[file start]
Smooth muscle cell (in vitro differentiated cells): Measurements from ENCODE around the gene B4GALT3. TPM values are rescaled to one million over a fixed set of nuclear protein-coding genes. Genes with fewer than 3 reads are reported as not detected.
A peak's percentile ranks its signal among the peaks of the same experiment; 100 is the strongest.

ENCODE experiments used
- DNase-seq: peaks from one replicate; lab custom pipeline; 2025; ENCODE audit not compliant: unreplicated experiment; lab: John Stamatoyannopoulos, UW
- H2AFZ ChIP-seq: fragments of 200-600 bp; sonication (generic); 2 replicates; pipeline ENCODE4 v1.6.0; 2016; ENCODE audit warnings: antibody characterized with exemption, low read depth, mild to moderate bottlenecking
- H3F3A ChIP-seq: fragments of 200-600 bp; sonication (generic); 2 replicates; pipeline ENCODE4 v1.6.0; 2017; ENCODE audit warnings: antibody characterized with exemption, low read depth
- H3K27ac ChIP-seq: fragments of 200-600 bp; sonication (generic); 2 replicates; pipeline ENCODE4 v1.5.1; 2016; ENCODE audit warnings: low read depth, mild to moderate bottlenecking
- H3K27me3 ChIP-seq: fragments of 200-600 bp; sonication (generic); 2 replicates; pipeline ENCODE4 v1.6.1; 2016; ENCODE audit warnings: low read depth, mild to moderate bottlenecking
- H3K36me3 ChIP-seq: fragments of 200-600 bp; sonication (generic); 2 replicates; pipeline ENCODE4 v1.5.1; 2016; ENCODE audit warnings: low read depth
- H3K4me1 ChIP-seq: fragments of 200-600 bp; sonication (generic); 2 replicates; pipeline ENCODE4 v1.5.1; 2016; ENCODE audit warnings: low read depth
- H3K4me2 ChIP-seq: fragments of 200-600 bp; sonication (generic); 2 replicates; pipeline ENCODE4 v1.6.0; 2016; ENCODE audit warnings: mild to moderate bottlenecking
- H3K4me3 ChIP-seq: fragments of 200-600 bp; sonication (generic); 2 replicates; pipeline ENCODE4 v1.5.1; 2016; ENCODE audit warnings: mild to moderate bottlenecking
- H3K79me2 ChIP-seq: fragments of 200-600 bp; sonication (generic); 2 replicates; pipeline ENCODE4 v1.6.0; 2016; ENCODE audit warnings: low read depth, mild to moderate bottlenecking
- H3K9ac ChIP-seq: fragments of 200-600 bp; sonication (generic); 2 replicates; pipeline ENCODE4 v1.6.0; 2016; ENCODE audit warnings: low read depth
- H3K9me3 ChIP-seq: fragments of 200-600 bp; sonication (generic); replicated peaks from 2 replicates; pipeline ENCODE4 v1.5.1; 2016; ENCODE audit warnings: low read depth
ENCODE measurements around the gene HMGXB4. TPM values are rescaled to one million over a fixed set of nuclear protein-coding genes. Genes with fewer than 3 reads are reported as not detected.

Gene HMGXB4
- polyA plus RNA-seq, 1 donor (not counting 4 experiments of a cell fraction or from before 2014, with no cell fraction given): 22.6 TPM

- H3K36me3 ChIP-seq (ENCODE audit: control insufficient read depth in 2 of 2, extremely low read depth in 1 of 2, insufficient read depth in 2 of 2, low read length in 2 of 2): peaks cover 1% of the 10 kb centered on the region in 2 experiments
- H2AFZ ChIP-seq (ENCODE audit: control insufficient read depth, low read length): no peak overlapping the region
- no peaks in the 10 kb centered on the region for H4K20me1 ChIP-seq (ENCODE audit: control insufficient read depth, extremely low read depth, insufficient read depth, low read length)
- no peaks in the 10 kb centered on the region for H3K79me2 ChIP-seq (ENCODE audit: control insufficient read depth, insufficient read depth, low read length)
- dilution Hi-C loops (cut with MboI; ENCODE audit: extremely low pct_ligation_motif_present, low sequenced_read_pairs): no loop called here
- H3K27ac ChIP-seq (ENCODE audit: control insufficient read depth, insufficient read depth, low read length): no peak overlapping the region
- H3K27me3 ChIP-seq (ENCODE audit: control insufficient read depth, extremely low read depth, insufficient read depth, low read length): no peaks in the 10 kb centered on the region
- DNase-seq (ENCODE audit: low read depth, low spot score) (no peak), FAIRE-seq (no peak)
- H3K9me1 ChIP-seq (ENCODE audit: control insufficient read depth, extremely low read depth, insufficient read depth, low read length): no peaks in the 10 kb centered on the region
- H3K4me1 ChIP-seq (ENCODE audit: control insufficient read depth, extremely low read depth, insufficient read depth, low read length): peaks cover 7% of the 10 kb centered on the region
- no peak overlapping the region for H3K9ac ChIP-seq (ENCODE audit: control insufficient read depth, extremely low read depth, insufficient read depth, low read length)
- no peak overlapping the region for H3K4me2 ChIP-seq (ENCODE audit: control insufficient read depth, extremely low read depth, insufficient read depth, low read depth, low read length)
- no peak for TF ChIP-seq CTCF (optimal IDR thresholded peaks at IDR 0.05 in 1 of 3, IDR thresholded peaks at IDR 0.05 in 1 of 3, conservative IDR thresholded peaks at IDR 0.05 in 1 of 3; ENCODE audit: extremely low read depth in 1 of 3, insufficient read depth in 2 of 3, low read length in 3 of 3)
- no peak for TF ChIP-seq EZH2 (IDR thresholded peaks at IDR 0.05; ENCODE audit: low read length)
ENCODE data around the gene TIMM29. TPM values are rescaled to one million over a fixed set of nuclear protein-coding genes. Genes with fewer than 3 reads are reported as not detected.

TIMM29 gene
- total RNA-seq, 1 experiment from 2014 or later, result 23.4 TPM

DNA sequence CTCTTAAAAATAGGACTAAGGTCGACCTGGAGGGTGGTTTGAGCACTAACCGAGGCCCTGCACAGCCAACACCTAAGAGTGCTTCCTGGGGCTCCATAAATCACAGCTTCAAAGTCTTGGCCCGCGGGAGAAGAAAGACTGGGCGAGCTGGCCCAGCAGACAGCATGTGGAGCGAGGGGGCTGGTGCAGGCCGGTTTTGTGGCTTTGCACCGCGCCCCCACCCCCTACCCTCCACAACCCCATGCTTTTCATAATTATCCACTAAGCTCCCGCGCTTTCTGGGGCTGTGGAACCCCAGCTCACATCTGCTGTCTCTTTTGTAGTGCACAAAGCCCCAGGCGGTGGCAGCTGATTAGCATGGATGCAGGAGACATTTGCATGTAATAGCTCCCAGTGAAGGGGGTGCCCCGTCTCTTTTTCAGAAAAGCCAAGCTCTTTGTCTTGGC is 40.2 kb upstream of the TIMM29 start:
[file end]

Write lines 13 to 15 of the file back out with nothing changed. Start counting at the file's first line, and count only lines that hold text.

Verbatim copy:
- H3K79me2 ChIP-seq: fragments of 200-600 bp; sonication (generic); 2 replicates; pipeline ENCODE4 v1.6.0; 2016; ENCODE audit warnings: low read depth, mild to moderate bottlenecking
- H3K9ac ChIP-seq: fragments of 200-600 bp; sonication (generic); 2 replicates; pipeline ENCODE4 v1.6.0; 2016; ENCODE audit warnings: low read depth
- H3K9me3 ChIP-seq: fragments of 200-600 bp; sonication (generic); replicated peaks from 2 replicates; pipeline ENCODE4 v1.5.1; 2016; ENCODE audit warnings: low read depth